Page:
In 1835 Vanderbilt visited the Mediterranean in his paddle-wheel schooner, but was little impressed and returned home after a short stay and rarely ventured onto a yacht again. Not long afterwards the eccentric and extravagant newspaper owner, Gordon Bennet Jr, the man whose name became an exclamation for anything outrageous, cruised around Europe and the Mediterranean for an extended period. Bennet Jr's eccentricities became a by-word in his own time. He abhorred playing cards and would have his crew and passengers' baggage searched for any offending pack. If he found a pack of cards he extracted a sly revenge by taking out the four aces and throwing them away before returning the pack to the bag. He didn't like beards and no-one on board was allowed to have one. One of his newspaper editors who stubbornly refused to shave his beard off followed the boat from port to port until he finally resigned from the paper in disgust.


Namouna, Gordon Bennet's yacht in Naples. Photo from 

In one port when a troupe of actors came abroad he was so delighted with their performance that he sailed off with them and would not return until they had performed their entire repertoire.


Most visitors to the Mediterranean were rather more restrained than this. In 1895 With the Yacht, Camera, and Cycle in the Mediterranean by the Earl of Cavan was published. In it he details his voyage from Gibraltar to Turkey in the 200-ton schooner Roseneath and has reproduced a considerable number of remarkably crisp photographs. His book is typical of several of the period and reflects the ideas of the well-heeled aristocracy and what they considered to be the proper way to go cruising. These are the Earl's ideas on the proper yacht for such a cruise:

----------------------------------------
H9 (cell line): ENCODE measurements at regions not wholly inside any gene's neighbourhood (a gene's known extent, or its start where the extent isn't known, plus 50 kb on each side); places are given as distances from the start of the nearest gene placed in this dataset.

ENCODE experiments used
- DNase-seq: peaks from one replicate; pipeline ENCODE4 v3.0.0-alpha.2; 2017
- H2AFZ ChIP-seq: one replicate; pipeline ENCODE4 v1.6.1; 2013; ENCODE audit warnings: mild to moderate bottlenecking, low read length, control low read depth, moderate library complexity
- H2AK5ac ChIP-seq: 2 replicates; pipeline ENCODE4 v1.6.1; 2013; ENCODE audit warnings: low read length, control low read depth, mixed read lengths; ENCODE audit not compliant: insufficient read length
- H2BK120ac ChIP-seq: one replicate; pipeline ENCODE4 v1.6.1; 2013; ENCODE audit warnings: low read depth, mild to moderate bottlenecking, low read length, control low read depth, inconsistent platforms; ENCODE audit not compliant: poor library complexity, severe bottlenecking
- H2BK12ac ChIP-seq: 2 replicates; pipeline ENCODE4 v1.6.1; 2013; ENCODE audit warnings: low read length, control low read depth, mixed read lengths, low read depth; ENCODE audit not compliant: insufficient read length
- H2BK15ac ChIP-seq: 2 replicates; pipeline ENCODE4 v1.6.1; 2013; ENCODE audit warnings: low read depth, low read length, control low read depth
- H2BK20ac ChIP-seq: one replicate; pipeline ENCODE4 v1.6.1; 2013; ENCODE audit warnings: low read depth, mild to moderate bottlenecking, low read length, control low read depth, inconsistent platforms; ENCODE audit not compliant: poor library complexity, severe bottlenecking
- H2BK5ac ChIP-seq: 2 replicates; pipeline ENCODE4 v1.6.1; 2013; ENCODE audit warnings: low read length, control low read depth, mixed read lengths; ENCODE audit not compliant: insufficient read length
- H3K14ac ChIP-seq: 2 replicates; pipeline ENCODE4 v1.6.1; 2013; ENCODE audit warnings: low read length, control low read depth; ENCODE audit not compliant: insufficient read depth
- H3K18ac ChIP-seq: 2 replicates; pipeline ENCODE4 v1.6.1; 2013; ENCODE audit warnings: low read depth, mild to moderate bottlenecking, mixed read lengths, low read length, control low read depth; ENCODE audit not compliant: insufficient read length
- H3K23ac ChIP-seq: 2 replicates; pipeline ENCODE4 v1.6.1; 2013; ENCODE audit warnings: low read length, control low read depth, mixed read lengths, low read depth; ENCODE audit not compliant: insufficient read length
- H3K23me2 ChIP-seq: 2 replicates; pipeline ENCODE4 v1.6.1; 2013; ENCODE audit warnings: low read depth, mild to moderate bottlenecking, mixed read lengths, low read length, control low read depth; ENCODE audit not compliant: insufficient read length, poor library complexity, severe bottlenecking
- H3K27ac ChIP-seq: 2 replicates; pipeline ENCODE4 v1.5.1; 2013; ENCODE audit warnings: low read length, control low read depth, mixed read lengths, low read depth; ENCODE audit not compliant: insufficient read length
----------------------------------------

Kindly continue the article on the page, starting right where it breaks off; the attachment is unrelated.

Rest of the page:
Two or three strong, good masts, in proportion to the size of the vessel - masts, I mean, upon which leg of mutton sails of tanned or waterproof canvas could be set - will be necessary of course. . .These sails should give her a stability at sea, which the majority of our Mediterranean yachts sadly require. With so many interesting ports at easy distances the one from the other, the whole way between Gibraltar and Constantinople, there can be no reason for going at a speed exceeding ten knots, which speed could easily be obtained under steam and sail. The dislike to going afloat would thus be much lessened in the minds of those who may not be good sailors, their comfort also would be enormously increased, and providing that time is not of overwhelming importance, I am certain that owners at the end of their cruise, will feel more satisfied with yachts such as I have described, than they could be with any greyhound-built vessel, of which such numbers are now to be seen in the Mediterranean. .. .As to the size of the vessel, she should certainly not be less than 150 tons. As to how large she should be, must, of course, depend upon the means at the disposal of the owner, and the purposes for which he requires her.

From With the Yacht ...